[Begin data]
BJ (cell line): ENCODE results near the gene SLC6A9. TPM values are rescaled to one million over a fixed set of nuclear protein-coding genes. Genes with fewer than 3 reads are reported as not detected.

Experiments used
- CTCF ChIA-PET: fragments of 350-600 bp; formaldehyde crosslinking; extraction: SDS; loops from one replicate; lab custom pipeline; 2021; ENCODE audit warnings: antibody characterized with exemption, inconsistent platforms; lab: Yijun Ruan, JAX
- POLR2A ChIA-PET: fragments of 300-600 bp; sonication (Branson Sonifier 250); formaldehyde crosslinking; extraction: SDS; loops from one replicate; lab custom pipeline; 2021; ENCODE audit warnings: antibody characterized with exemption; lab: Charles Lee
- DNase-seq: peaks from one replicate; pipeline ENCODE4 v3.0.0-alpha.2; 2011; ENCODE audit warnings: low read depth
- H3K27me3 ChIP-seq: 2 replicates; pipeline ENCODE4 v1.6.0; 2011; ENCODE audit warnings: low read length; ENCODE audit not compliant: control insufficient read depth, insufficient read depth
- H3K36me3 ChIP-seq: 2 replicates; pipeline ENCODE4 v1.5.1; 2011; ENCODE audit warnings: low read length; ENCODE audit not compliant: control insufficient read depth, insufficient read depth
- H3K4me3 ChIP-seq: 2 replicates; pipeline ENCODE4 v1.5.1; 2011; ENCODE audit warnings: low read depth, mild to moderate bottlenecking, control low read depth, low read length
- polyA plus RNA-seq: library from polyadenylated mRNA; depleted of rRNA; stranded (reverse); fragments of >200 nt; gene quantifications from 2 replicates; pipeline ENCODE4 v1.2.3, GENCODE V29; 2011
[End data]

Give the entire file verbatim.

BJ (cell line): ENCODE results near the gene SLC6A9. TPM values are rescaled to one million over a fixed set of nuclear protein-coding genes. Genes with fewer than 3 reads are reported as not detected.

Experiments used
- CTCF ChIA-PET: fragments of 350-600 bp; formaldehyde crosslinking; extraction: SDS; loops from one replicate; lab custom pipeline; 2021; ENCODE audit warnings: antibody characterized with exemption, inconsistent platforms; lab: Yijun Ruan, JAX
- POLR2A ChIA-PET: fragments of 300-600 bp; sonication (Branson Sonifier 250); formaldehyde crosslinking; extraction: SDS; loops from one replicate; lab custom pipeline; 2021; ENCODE audit warnings: antibody characterized with exemption; lab: Charles Lee
- DNase-seq: peaks from one replicate; pipeline ENCODE4 v3.0.0-alpha.2; 2011; ENCODE audit warnings: low read depth
- H3K27me3 ChIP-seq: 2 replicates; pipeline ENCODE4 v1.6.0; 2011; ENCODE audit warnings: low read length; ENCODE audit not compliant: control insufficient read depth, insufficient read depth
- H3K36me3 ChIP-seq: 2 replicates; pipeline ENCODE4 v1.5.1; 2011; ENCODE audit warnings: low read length; ENCODE audit not compliant: control insufficient read depth, insufficient read depth
- H3K4me3 ChIP-seq: 2 replicates; pipeline ENCODE4 v1.5.1; 2011; ENCODE audit warnings: low read depth, mild to moderate bottlenecking, control low read depth, low read length
- polyA plus RNA-seq: library from polyadenylated mRNA; depleted of rRNA; stranded (reverse); fragments of >200 nt; gene quantifications from 2 replicates; pipeline ENCODE4 v1.2.3, GENCODE V29; 2011